For at least the first two reasons, I will not be joining my fellow Realtors at the defense table. My company, the Ohio Property Group, offers a sensible alternative with maximum control to the seller (where it belongs) and significantly lower fees. 

Our sellers decide how much help they want from us and only pay for the services they need. In the traditional Realtor arrangement, the seller pays 6% for a cookie-cutter set of services they may not want, need, or ever get. 

No buyer’s agent = No Commission. 

In traditional 6% land, if the buyer for your home doesn’t have an agent, your listing agent usually becomes a Dual Agent and “helps” both parties reach the closing table. This should be outlawed, but as of today, dual agency is still a thing. (Heavy sigh.)

Dual agents can’t actually work for either party because it’s illegal, but they do keep the entire 6% commission. So to recap, dual agents do less work for twice as much money. I know…bananas. In our system, if a buyer comes along without an agent, our sellers pay ZERO commissions. Savings and control. What a concept.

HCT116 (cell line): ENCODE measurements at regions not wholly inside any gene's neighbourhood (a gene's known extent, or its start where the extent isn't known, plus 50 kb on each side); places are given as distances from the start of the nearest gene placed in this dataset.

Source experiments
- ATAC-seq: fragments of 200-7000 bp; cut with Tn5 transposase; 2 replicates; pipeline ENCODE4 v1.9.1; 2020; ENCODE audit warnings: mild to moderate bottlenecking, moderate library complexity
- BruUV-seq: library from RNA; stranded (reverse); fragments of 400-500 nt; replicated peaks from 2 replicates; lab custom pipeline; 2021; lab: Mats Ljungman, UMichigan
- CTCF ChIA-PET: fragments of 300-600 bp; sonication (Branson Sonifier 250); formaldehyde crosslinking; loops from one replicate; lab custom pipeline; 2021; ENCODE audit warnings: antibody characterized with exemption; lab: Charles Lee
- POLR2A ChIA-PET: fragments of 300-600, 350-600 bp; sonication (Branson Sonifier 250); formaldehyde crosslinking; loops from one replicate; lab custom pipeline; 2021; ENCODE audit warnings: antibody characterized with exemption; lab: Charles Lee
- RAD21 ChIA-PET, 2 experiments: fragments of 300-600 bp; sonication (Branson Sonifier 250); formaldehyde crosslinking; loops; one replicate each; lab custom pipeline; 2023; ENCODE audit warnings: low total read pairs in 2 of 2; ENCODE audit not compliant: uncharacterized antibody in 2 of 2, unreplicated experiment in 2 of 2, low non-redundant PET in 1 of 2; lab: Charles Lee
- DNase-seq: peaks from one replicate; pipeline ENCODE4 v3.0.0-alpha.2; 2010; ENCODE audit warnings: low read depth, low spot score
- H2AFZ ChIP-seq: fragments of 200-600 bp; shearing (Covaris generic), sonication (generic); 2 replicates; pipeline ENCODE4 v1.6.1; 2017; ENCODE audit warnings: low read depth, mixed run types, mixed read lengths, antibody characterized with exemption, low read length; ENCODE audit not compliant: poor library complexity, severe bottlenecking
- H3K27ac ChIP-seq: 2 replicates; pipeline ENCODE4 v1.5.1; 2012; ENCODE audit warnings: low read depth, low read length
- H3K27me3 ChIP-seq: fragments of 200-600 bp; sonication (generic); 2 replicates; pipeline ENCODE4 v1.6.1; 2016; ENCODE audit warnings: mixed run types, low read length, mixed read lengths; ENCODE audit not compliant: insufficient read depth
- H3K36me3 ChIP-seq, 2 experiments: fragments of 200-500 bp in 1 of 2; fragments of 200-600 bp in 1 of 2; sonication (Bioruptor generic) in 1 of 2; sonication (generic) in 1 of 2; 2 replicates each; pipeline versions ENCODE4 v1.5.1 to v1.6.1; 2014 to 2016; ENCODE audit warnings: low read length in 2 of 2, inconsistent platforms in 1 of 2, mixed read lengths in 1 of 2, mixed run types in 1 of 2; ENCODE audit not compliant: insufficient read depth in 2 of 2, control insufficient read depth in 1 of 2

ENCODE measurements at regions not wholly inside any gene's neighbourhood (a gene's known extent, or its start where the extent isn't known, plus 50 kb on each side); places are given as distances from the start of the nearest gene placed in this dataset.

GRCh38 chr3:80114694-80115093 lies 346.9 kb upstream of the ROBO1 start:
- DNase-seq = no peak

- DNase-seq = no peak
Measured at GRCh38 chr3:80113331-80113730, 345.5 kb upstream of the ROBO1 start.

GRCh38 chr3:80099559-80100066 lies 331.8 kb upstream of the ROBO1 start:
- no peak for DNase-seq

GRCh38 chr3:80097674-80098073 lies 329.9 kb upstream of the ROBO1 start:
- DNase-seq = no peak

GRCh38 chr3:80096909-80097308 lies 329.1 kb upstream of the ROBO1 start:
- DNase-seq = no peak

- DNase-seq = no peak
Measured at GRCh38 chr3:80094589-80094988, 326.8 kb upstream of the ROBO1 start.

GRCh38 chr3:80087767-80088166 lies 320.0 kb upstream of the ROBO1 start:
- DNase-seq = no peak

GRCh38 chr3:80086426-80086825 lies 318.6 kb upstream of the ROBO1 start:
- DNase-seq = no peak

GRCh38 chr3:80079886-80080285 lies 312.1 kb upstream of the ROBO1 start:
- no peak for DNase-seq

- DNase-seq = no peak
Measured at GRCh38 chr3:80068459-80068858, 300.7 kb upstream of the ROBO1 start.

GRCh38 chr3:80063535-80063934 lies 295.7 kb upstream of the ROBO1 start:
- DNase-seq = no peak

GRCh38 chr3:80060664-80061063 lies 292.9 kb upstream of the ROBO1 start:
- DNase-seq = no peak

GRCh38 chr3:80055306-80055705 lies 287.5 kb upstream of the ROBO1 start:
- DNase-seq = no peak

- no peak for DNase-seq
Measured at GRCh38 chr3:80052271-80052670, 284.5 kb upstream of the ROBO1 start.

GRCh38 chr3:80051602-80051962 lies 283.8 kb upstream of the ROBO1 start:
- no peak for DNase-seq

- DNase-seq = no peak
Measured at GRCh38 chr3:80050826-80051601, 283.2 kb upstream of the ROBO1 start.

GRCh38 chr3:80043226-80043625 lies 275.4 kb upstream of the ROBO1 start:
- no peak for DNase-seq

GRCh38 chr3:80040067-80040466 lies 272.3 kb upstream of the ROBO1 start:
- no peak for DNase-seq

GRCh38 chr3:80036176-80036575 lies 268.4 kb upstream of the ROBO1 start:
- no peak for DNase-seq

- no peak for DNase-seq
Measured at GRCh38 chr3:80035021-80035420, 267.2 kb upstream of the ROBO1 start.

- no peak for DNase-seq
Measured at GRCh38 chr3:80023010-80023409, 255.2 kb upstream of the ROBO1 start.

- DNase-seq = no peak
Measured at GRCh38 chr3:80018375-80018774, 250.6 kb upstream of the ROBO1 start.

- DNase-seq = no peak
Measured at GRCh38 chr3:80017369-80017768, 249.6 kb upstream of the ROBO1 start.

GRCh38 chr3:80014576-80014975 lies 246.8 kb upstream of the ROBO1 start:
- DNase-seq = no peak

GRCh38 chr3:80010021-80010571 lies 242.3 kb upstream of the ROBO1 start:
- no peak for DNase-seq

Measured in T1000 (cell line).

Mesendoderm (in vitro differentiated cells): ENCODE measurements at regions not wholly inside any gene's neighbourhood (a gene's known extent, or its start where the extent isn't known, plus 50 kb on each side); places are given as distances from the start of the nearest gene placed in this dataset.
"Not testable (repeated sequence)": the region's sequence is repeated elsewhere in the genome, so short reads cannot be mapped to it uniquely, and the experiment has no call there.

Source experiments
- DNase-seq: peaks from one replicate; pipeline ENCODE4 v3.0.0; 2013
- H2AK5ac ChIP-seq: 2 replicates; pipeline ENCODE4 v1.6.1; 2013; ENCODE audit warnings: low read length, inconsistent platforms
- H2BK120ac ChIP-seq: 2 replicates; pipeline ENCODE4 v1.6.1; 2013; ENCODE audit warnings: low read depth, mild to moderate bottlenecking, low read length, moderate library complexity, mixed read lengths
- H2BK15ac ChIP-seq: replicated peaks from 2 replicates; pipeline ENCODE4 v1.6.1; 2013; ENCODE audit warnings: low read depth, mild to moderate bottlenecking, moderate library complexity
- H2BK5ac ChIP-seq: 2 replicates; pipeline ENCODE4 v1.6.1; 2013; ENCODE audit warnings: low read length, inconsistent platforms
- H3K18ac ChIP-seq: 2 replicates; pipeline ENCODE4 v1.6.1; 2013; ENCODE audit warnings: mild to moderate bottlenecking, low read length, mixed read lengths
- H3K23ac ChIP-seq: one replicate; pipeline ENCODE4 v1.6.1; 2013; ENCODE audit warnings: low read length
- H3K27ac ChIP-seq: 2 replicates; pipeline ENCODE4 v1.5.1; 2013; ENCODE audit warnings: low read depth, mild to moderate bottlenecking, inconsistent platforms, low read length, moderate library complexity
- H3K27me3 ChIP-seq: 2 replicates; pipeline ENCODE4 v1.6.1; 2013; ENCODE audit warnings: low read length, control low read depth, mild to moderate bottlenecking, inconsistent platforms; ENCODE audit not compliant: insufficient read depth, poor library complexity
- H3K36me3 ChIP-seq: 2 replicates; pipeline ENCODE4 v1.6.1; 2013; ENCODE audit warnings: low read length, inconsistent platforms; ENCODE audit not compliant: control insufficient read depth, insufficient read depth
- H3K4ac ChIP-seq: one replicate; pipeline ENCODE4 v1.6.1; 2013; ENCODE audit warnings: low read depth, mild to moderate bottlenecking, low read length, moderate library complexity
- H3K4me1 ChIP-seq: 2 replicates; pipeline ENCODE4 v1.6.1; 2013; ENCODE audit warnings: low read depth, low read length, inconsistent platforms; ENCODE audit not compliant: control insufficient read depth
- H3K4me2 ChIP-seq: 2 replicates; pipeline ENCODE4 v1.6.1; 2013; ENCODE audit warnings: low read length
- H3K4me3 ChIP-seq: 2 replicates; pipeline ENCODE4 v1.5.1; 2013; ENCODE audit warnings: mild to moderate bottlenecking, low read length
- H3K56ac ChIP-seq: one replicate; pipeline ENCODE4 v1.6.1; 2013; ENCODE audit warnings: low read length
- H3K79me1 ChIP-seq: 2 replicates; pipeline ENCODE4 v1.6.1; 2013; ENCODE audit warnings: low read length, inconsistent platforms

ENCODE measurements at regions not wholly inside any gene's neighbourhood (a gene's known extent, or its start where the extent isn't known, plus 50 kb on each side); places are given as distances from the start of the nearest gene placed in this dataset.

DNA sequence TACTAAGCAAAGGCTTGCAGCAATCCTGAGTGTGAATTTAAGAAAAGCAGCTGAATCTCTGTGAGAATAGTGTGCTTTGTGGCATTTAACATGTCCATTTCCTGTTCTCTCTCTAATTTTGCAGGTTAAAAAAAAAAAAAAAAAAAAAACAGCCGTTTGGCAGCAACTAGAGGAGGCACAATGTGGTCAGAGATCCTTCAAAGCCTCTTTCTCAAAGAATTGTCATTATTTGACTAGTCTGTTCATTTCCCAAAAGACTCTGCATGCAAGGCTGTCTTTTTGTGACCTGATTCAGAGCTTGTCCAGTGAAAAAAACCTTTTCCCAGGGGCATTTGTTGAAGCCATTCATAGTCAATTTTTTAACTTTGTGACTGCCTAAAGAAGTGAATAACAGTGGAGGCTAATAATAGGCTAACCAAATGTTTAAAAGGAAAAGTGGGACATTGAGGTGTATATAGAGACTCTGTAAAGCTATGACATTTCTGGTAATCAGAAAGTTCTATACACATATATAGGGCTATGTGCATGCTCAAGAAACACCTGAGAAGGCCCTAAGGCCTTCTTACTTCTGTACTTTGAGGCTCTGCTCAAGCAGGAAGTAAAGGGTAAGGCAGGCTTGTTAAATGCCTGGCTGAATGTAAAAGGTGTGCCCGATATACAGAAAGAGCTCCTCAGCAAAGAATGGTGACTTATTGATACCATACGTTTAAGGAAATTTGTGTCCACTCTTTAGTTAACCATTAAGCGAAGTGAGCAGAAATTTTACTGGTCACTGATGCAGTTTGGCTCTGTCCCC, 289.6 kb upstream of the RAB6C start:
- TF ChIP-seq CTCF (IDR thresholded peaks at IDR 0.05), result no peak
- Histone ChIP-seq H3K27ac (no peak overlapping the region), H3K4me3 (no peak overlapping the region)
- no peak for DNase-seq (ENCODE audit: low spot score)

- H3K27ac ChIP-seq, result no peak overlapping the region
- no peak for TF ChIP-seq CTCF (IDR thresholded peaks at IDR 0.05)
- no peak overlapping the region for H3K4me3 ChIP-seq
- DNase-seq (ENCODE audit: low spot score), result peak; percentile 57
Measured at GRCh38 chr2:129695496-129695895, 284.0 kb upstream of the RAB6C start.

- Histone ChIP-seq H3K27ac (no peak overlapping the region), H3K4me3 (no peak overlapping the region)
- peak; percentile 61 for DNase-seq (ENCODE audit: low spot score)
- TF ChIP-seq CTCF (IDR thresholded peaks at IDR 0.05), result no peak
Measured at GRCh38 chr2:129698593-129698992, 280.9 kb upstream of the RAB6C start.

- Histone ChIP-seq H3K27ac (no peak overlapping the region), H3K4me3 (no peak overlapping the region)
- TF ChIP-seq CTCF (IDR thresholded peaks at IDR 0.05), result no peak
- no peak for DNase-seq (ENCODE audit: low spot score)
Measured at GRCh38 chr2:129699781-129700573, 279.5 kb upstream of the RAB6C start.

Real Estate Law #6: More buyers = more offers = more money. 

Nearly all my non-Realtor friends and acquaintances are in the “It’s about time these Realtors got sued” camp. Many feel that the fix is in when it comes to the residential real estate market. Some of them actually worry that if they don’t use a Traditional 6% Realtor to sell their home, they may be boycotted and have a harder time selling. This is garbage, of course, but people are slow to change. Here’s why.

In 2024, if you want to sell your home, almost everyone knows that you need to be on Realtor.com and other such sites. Yes, you could go FSBO (For Sale By Owner), but that would significantly reduce your marketing power and exposure to buyers. Just like an auction, if you have more buyers, you will get more money for your home. The opposite is also true.